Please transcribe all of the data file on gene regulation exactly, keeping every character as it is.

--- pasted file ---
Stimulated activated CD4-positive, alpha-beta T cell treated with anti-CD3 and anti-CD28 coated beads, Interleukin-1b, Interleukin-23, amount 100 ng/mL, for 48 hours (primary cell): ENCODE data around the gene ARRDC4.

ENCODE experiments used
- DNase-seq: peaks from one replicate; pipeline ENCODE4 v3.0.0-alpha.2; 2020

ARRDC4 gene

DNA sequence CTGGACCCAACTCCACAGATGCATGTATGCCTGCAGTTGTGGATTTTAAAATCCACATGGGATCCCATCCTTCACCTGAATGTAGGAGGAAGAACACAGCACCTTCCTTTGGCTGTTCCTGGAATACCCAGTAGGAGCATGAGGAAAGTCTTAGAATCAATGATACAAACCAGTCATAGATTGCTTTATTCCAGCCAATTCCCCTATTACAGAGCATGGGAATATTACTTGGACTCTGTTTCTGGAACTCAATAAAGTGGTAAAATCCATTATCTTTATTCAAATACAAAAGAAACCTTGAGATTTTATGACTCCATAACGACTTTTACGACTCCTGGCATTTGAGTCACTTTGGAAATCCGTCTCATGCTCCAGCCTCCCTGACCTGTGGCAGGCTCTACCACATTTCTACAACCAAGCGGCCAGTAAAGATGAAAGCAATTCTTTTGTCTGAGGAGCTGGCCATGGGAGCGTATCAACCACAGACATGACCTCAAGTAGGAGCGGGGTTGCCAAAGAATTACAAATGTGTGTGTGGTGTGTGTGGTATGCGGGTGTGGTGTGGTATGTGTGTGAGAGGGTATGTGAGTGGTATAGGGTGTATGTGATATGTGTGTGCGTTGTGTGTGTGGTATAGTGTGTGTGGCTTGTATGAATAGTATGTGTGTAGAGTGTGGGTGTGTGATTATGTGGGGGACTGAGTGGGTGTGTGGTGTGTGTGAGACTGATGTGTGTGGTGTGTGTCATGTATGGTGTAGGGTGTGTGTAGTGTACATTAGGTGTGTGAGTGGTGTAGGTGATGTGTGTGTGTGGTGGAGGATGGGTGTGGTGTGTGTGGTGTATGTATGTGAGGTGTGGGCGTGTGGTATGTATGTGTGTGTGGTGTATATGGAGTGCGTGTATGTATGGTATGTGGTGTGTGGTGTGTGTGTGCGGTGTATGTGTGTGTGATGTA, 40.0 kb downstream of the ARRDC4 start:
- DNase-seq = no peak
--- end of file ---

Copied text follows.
Stimulated activated CD4-positive, alpha-beta T cell treated with anti-CD3 and anti-CD28 coated beads, Interleukin-1b, Interleukin-23, amount 100 ng/mL, for 48 hours (primary cell): ENCODE data around the gene ARRDC4.

ENCODE experiments used
- DNase-seq: peaks from one replicate; pipeline ENCODE4 v3.0.0-alpha.2; 2020

ARRDC4 gene

DNA sequence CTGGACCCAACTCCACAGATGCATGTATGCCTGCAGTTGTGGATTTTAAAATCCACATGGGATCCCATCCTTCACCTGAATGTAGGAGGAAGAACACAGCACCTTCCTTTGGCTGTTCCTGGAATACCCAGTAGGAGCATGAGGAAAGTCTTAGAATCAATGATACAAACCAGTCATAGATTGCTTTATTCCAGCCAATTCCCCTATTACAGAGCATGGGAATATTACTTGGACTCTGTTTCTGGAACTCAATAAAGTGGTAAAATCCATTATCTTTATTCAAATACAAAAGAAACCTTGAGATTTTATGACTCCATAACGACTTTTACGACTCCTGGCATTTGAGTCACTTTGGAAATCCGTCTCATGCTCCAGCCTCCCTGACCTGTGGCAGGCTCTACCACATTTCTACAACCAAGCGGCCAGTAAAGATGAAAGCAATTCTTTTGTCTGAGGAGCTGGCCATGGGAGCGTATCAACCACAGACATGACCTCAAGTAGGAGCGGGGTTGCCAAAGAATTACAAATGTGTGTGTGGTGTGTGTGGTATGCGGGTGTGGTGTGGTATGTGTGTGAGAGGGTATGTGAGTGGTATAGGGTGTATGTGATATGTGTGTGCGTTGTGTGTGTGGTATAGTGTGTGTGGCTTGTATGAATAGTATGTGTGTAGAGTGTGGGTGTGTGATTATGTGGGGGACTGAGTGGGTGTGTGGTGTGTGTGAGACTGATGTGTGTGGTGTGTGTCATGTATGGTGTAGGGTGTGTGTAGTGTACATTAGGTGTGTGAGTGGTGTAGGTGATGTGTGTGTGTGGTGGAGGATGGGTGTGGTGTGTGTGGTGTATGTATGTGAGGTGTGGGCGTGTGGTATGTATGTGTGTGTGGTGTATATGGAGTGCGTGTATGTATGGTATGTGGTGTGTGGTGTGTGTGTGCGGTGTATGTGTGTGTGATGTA, 40.0 kb downstream of the ARRDC4 start:
- DNase-seq = no peak